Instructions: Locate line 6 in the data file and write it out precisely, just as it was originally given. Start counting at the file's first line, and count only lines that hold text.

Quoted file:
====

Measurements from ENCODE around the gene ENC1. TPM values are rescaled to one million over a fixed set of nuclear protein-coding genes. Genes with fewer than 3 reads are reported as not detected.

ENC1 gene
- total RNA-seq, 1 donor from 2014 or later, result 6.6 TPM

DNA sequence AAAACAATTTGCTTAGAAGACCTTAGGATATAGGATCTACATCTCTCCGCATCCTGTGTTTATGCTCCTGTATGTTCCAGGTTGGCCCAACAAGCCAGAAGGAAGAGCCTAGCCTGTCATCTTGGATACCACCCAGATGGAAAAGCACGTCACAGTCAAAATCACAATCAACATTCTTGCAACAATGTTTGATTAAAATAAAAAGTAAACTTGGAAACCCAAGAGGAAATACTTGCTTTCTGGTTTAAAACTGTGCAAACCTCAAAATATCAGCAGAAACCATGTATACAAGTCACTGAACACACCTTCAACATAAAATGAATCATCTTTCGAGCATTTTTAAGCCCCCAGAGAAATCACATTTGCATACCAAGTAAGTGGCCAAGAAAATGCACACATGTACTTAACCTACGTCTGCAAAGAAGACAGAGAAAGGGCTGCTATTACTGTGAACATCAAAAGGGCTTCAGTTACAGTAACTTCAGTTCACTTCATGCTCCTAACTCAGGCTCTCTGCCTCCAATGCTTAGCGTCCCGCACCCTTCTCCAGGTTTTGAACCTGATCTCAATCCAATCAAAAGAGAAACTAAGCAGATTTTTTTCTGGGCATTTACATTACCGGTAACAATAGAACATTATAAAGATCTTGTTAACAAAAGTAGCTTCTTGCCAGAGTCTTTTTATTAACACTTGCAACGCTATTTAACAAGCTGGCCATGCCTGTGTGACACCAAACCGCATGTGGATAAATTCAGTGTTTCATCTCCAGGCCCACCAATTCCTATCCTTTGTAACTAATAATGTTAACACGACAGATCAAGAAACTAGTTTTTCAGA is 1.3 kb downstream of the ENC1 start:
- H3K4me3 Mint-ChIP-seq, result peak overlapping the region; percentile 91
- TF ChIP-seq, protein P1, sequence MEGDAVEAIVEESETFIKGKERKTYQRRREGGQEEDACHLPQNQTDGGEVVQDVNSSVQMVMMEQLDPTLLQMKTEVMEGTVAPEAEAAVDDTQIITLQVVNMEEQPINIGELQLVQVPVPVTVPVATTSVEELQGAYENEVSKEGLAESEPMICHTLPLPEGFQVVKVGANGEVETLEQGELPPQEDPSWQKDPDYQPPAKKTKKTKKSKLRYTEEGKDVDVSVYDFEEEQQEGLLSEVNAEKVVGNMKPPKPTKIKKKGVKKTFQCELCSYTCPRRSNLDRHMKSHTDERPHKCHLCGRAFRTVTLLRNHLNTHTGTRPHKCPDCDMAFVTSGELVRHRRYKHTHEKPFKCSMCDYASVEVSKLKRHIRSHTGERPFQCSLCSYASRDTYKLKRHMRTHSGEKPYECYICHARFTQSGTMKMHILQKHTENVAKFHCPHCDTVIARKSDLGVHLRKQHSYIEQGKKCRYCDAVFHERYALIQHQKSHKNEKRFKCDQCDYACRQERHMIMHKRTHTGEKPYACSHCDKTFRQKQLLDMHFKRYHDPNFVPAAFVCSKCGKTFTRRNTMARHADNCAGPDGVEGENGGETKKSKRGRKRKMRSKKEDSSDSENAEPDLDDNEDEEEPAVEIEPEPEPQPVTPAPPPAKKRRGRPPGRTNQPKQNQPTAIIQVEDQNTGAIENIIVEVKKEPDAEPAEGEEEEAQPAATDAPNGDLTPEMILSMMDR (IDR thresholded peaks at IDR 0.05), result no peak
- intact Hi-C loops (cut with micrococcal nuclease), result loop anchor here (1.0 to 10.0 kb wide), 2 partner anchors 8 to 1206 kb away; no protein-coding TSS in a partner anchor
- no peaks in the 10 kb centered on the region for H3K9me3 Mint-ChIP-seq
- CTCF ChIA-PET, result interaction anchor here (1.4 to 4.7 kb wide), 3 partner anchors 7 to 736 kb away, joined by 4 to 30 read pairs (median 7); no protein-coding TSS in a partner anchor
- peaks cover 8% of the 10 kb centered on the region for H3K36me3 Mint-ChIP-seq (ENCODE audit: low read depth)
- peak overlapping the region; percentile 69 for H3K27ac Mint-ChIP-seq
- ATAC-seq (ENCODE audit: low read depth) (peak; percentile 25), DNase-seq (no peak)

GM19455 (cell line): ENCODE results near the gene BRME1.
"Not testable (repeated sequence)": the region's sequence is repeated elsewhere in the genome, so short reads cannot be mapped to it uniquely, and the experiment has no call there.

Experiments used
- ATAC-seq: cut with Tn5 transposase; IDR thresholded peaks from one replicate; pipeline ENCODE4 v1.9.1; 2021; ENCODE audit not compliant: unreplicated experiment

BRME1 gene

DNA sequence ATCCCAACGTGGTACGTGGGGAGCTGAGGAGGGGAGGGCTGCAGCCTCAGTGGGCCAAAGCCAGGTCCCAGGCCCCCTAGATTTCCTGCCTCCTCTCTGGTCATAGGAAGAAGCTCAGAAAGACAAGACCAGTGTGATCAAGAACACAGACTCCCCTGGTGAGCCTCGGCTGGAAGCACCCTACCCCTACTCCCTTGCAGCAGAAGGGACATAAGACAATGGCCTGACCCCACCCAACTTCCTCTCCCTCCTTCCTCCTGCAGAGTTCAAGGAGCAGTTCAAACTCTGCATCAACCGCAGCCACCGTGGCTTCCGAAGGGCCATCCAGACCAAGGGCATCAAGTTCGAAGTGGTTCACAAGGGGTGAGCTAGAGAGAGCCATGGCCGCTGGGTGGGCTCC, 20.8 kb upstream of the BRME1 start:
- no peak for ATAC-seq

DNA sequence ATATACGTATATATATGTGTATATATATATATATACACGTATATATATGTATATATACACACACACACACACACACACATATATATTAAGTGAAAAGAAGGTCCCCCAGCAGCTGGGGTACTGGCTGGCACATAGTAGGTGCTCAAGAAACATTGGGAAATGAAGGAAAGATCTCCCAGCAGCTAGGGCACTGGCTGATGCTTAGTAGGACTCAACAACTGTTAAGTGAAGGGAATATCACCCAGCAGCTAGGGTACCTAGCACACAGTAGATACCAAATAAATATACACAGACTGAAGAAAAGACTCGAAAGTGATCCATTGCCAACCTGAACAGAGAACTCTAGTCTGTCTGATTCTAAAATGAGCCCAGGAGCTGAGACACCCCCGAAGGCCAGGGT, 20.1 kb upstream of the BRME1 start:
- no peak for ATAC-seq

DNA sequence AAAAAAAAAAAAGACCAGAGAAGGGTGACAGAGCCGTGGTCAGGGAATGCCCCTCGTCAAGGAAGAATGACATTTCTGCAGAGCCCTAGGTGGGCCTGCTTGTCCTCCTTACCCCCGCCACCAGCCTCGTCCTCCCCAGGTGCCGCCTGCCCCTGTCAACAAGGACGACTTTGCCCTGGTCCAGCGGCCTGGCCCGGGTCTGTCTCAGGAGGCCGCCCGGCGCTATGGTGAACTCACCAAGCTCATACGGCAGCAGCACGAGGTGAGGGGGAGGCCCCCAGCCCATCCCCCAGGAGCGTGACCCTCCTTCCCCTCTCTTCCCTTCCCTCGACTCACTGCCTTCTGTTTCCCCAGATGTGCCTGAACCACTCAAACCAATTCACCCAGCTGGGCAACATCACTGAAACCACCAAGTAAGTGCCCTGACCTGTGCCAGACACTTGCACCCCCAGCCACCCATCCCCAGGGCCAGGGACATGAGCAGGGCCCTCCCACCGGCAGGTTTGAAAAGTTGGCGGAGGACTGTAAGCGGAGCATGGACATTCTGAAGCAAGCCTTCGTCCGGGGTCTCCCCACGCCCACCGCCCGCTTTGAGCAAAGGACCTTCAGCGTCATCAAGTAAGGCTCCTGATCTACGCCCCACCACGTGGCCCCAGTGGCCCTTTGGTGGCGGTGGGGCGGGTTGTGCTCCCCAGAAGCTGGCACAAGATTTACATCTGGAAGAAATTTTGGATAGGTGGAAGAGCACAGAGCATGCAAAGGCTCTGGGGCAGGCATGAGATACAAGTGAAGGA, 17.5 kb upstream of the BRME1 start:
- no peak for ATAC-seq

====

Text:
- TF ChIP-seq, protein P1, sequence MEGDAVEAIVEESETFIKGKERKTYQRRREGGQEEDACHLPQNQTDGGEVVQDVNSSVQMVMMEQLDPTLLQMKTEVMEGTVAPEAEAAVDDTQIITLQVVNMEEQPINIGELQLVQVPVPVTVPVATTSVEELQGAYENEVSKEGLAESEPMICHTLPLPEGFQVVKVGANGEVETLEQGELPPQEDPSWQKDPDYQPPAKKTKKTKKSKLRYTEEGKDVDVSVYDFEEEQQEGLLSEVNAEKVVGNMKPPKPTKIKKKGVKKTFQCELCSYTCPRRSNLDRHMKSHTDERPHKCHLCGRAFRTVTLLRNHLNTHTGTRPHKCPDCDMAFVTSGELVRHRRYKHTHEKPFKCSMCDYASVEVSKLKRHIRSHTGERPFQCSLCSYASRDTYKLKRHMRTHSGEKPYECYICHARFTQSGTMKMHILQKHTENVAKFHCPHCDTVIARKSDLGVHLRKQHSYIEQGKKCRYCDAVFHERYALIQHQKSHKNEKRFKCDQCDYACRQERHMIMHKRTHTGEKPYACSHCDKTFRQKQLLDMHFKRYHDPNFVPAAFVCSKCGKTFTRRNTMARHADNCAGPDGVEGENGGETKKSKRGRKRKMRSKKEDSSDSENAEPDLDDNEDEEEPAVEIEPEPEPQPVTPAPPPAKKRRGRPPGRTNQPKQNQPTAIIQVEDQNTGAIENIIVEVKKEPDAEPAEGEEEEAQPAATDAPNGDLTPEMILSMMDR (IDR thresholded peaks at IDR 0.05), result no peak